Its (inaudible) business you get some volatility with that. We usually put in about nine points in our plan is to what we would expect in terms of anticipated catastrophes. Obviously, we were below that for the first quarter and when I start looking forward I am going to put back in the average expectation if you will for the future. I think considering that less volatility on our books this year than we had last year. Again between changes in terms and conditions which have been happening both at the insurance levels and at the reinsurance level.

And I think if multiplied to make for a very, very meaningful change. When we start replaying even events like last year at $100 billion under varying scenarios, we just come out with much better answers and much less volatility. So trying to kind of get to the bottom line for you question, yes I’m very expect to have or hope to have good results for the next nine months that give us yearly results that is much better than the historical average. And that certainly will encourage us to continue to buy back stock as well. And I think it will lead good answer, if to say if it’s a year that’s not average if in terms of various catastrophes.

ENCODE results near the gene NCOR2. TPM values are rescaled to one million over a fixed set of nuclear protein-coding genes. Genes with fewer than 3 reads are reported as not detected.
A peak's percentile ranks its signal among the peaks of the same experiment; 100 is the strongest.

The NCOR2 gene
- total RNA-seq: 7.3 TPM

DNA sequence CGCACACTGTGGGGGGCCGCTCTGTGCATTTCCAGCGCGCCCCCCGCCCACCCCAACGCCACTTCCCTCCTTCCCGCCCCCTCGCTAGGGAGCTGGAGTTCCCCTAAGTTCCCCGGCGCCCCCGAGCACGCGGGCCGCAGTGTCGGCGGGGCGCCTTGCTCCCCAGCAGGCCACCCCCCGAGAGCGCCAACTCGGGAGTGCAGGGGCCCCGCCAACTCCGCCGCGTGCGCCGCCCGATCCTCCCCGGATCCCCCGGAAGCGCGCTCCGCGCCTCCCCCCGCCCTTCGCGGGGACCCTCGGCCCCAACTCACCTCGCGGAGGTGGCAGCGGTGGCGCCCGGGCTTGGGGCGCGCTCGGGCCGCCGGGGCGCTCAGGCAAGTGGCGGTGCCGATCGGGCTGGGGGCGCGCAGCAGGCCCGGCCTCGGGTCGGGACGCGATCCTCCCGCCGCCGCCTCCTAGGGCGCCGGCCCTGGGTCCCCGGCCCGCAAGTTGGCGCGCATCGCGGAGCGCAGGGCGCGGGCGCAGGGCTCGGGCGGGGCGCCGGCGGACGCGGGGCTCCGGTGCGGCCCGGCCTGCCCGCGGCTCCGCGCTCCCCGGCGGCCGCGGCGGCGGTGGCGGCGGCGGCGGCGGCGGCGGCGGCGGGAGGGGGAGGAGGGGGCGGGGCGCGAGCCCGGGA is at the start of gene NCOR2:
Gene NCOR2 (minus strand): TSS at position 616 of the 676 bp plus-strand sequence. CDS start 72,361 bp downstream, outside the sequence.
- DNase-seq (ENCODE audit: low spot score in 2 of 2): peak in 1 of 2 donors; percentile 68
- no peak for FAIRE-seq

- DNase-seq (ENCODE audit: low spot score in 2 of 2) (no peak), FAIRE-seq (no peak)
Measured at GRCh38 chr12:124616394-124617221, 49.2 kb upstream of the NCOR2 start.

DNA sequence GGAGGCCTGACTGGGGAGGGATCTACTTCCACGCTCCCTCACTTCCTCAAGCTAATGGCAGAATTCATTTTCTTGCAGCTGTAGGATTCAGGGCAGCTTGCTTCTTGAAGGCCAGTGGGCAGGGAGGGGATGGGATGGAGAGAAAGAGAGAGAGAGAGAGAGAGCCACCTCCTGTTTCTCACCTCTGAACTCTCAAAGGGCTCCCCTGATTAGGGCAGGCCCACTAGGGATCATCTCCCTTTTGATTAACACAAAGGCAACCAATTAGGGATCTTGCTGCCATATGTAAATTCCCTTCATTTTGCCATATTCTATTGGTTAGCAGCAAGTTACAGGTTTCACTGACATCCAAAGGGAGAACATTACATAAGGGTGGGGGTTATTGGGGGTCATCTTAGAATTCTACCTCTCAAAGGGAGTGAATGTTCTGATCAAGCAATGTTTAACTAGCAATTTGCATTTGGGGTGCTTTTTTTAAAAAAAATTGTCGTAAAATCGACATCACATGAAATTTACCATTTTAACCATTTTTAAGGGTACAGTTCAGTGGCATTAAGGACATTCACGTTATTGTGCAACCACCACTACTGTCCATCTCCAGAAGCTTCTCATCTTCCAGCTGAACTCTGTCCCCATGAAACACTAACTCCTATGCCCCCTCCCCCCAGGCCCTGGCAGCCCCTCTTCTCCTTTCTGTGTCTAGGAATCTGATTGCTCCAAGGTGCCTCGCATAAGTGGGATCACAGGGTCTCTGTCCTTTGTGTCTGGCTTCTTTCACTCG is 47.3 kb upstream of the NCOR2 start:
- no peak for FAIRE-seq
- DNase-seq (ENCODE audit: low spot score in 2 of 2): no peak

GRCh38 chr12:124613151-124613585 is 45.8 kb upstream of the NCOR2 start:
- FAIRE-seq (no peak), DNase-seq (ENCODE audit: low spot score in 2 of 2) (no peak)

Greg Locraft – Morgan Stanley

Okay. And then let’s suppose 9 points is what you budget for on tax and then is the equity market assumption like a 7, and 8, and 9, how do you think about that on the investment side? And knowing it’s not perfect?

Joseph Taranto

The equity markets are going I think even probably guess that is what we have guessed is that it’s been a good place for to us be in the last year. We have an investment meeting every month to decide what we chart to do going forward, but I think we will leave it to you to put expected increases on the equity markets.

Greg Locraft – Morgan Stanley

Perfect, fair enough. So again on that 13% growth number, if – and I know it’s a historical and it’s hopefully you beat it and obviously you’re off to a decent start, but that points to earnings of north of 14 bucks a share to get to that level. Streets not even close today to that. So as you guys look at our models what are we missing with regards to the earnings power of Everest Re.